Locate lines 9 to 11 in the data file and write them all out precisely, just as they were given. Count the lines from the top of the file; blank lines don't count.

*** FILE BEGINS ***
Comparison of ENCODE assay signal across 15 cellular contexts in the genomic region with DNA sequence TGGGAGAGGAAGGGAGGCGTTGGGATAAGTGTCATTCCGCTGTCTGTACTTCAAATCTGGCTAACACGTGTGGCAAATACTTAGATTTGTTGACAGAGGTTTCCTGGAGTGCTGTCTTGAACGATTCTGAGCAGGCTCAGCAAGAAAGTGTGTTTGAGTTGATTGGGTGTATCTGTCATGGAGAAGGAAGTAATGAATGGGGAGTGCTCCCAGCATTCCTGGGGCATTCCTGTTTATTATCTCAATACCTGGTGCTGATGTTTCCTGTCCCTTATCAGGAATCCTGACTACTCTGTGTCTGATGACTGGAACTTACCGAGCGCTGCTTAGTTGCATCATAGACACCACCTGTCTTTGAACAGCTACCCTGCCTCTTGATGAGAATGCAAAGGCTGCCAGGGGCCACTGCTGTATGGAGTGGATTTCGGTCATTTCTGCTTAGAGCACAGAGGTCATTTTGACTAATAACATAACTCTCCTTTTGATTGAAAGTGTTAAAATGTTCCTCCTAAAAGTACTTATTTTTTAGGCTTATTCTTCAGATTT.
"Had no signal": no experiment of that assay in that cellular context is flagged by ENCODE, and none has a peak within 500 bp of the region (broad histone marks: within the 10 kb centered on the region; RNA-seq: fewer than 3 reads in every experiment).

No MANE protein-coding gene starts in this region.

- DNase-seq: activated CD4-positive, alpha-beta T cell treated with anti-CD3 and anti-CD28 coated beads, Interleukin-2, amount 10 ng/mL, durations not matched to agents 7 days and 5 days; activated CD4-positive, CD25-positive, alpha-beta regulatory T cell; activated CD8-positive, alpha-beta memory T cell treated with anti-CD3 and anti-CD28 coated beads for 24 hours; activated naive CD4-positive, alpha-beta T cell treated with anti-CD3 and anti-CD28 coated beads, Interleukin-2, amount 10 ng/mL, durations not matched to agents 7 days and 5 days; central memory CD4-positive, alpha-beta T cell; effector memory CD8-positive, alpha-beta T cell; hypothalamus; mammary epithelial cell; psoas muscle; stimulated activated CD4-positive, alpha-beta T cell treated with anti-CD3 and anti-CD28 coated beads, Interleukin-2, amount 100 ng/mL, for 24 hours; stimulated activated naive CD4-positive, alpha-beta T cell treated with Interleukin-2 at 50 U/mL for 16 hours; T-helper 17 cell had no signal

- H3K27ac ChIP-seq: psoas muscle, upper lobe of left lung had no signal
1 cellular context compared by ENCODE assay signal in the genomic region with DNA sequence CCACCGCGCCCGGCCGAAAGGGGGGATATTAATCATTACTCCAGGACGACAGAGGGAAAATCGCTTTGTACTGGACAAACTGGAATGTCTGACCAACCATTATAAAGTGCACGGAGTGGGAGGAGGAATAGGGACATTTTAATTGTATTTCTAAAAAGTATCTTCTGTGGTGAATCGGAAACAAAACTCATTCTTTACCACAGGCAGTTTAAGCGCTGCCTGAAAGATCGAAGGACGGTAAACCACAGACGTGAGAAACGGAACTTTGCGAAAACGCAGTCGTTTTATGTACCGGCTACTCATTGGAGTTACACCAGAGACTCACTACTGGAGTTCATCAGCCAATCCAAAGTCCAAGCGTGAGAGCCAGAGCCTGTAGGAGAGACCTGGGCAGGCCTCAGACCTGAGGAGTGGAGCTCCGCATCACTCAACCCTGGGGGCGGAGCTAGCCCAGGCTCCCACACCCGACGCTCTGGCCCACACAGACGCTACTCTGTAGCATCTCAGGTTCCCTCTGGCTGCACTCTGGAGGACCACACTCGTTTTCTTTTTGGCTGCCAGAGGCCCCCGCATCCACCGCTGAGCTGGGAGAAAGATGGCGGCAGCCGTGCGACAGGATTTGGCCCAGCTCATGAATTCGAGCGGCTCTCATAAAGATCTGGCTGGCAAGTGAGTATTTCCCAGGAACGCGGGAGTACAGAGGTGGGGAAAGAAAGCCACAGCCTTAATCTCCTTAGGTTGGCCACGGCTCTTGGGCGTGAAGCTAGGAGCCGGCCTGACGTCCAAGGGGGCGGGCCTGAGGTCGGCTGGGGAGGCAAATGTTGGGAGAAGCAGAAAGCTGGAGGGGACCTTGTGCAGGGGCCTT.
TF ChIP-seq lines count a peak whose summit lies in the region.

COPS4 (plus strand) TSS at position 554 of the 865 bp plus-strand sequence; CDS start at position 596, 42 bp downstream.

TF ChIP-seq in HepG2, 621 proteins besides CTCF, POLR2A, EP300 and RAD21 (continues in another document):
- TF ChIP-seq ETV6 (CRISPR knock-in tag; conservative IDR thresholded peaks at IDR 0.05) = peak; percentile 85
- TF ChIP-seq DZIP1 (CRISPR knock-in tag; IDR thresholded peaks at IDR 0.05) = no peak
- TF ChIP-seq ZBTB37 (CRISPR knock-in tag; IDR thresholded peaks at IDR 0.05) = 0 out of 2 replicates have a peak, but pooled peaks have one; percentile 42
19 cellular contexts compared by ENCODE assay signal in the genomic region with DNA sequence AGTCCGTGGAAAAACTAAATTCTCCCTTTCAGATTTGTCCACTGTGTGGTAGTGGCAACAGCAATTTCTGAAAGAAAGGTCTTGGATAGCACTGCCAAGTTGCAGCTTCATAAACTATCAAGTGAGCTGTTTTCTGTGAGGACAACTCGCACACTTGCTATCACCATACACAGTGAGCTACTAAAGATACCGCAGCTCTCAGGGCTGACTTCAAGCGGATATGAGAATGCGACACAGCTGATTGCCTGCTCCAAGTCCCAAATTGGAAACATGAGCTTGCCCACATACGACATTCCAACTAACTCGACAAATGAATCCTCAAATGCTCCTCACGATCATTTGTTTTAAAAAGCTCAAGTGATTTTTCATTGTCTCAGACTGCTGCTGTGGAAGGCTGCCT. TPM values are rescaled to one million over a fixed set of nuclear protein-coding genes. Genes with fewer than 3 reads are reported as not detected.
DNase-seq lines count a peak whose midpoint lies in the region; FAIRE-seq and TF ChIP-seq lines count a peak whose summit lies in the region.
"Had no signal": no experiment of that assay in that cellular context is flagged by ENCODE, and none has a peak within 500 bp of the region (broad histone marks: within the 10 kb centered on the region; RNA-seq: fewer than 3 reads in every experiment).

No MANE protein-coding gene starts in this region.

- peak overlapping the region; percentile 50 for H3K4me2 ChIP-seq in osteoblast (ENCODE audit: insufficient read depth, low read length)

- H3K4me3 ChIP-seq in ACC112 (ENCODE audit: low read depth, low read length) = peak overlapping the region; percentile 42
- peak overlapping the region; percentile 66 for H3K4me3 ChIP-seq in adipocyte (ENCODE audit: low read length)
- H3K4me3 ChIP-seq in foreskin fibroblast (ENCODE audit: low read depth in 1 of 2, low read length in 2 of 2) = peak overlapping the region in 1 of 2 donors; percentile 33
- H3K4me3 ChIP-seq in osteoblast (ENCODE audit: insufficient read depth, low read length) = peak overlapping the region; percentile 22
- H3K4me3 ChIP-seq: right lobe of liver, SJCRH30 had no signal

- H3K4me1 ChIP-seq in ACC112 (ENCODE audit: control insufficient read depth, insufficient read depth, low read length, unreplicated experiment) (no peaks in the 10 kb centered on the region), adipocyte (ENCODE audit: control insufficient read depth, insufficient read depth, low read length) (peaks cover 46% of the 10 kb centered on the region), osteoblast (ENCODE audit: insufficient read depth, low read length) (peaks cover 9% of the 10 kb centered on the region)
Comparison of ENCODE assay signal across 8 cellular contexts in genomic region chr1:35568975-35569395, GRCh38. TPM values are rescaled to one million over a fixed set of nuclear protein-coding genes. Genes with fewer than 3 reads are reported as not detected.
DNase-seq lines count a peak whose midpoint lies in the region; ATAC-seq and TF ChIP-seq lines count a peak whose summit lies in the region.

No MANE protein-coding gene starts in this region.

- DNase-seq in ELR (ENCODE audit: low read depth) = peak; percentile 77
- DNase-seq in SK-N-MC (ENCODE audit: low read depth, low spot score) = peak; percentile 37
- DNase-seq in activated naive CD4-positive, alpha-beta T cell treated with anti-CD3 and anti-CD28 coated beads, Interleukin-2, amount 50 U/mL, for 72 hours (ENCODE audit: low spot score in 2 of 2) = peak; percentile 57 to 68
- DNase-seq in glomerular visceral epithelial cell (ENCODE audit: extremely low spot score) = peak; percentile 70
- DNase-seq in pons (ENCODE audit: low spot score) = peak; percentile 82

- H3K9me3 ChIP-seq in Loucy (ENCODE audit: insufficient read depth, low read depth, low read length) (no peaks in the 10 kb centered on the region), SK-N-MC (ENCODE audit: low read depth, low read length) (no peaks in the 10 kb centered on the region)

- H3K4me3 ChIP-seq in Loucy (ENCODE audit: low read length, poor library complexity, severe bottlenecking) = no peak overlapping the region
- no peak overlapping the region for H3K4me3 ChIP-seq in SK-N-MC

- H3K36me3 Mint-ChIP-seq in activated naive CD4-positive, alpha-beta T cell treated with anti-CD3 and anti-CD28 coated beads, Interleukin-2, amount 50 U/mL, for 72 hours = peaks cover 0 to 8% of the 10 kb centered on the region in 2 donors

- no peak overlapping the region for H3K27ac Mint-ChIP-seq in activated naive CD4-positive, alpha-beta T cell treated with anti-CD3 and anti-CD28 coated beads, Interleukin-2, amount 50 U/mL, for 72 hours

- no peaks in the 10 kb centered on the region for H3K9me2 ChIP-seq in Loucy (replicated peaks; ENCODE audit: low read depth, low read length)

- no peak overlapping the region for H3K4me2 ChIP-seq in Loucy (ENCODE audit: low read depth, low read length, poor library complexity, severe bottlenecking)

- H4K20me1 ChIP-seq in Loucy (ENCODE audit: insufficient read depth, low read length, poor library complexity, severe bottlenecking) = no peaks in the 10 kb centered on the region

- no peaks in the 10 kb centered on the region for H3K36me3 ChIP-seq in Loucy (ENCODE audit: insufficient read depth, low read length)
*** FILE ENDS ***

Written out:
TF ChIP-seq in HepG2, 621 proteins besides CTCF, POLR2A, EP300 and RAD21 (continues in another document):
- TF ChIP-seq ETV6 (CRISPR knock-in tag; conservative IDR thresholded peaks at IDR 0.05) = peak; percentile 85
- TF ChIP-seq DZIP1 (CRISPR knock-in tag; IDR thresholded peaks at IDR 0.05) = no peak